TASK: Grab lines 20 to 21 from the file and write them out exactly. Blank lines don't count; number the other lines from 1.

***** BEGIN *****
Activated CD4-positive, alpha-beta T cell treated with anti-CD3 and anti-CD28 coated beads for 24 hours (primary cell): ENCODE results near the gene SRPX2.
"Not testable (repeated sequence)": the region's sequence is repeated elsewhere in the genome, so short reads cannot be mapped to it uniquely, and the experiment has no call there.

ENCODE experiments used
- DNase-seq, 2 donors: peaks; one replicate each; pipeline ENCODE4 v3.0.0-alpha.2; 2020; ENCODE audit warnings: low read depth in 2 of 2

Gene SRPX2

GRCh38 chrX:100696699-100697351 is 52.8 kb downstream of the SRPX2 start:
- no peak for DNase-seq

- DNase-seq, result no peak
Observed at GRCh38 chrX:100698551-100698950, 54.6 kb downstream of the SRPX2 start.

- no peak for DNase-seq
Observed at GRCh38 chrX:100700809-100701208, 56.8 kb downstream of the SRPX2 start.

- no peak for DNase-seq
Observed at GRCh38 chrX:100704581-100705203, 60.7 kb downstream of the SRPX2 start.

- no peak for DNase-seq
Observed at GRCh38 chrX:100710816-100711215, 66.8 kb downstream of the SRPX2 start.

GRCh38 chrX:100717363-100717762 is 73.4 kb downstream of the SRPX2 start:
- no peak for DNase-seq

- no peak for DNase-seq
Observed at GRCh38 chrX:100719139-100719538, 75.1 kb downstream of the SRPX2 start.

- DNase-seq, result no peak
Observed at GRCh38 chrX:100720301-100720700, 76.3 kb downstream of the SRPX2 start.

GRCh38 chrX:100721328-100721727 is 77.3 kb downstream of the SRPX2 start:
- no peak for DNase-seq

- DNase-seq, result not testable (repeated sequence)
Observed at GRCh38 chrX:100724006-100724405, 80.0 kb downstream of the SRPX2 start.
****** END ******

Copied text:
- DNase-seq, result no peak
Observed at GRCh38 chrX:100720301-100720700, 76.3 kb downstream of the SRPX2 start.